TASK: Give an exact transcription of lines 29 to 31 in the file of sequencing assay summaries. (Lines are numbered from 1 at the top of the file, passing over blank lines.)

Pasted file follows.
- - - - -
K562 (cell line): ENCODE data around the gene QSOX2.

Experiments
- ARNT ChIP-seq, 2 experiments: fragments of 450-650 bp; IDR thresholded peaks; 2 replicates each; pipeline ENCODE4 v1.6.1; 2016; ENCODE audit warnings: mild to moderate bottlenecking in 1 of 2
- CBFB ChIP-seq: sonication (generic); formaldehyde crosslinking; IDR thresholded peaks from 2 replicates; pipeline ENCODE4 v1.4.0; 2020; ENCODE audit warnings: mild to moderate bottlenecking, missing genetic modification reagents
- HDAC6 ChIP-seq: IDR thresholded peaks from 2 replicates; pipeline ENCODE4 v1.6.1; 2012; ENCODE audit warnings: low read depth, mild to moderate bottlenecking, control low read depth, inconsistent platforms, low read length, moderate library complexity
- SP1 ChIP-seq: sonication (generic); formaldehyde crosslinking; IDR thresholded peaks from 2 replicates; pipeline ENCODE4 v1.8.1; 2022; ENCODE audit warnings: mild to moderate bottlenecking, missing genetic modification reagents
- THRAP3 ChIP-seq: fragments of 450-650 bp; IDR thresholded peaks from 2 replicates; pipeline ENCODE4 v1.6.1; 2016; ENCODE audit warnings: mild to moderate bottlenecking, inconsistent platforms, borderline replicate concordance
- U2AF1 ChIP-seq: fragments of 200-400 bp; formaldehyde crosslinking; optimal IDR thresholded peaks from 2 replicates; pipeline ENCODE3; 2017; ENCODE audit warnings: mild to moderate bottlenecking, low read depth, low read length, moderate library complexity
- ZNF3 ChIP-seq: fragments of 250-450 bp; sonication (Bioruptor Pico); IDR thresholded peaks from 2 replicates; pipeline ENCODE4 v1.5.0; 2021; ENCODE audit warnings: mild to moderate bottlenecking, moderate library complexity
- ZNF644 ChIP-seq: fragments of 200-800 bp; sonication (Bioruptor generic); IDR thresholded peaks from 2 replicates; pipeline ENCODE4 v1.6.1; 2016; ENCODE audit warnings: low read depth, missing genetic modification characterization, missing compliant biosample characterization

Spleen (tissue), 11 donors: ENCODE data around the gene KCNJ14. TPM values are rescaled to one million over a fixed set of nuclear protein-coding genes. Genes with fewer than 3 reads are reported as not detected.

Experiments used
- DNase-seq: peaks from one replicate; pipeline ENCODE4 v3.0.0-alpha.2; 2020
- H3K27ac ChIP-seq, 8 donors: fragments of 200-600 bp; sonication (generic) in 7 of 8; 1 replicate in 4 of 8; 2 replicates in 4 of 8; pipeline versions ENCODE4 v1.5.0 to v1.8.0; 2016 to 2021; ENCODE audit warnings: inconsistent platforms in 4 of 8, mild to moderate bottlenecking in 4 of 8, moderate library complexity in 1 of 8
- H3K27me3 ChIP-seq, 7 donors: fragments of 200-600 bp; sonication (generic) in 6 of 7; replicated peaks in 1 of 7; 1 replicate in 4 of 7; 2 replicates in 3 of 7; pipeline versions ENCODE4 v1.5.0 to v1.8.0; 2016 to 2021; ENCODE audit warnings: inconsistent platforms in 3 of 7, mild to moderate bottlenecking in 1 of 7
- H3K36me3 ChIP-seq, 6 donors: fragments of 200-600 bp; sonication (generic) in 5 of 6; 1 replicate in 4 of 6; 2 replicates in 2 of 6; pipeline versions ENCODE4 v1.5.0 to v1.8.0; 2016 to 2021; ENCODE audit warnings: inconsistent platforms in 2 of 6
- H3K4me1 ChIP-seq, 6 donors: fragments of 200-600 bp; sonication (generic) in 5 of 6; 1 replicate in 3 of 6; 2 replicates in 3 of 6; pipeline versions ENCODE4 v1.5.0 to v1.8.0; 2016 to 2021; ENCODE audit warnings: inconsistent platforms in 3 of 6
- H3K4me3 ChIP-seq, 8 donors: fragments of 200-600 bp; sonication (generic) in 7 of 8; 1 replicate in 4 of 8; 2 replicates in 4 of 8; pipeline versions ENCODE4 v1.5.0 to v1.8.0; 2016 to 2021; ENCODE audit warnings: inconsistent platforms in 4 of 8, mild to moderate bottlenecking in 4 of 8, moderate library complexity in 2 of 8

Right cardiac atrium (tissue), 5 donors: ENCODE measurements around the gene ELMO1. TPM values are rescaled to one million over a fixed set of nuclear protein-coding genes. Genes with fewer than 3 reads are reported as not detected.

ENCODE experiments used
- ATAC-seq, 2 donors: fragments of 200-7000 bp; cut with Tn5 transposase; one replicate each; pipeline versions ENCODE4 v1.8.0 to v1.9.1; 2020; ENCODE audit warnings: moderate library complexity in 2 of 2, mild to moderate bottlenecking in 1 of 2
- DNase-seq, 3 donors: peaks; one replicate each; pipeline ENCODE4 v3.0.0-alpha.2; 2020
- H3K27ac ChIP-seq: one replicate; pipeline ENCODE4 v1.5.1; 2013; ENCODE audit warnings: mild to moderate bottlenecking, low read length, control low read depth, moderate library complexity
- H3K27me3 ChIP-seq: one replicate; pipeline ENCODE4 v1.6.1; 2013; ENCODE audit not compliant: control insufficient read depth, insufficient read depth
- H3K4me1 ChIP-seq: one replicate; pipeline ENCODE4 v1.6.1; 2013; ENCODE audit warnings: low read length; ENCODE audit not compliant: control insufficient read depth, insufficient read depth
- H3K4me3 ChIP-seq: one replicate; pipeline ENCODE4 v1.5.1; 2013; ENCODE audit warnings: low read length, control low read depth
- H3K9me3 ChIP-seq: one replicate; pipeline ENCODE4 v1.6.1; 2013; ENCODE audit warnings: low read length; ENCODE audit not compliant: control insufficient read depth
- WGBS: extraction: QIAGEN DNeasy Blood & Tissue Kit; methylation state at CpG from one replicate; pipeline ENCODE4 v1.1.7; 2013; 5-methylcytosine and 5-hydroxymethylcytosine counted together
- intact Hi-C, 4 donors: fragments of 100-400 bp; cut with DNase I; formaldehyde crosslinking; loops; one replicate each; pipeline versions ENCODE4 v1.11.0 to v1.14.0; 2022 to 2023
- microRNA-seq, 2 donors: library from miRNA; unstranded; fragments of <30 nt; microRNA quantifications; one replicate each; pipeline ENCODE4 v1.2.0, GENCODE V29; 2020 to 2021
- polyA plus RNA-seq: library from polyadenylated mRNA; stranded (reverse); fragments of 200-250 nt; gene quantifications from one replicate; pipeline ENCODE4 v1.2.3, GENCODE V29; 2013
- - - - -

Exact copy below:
- intact Hi-C, 4 donors: fragments of 100-400 bp; cut with DNase I; formaldehyde crosslinking; loops; one replicate each; pipeline versions ENCODE4 v1.11.0 to v1.14.0; 2022 to 2023
- microRNA-seq, 2 donors: library from miRNA; unstranded; fragments of <30 nt; microRNA quantifications; one replicate each; pipeline ENCODE4 v1.2.0, GENCODE V29; 2020 to 2021
- polyA plus RNA-seq: library from polyadenylated mRNA; stranded (reverse); fragments of 200-250 nt; gene quantifications from one replicate; pipeline ENCODE4 v1.2.3, GENCODE V29; 2013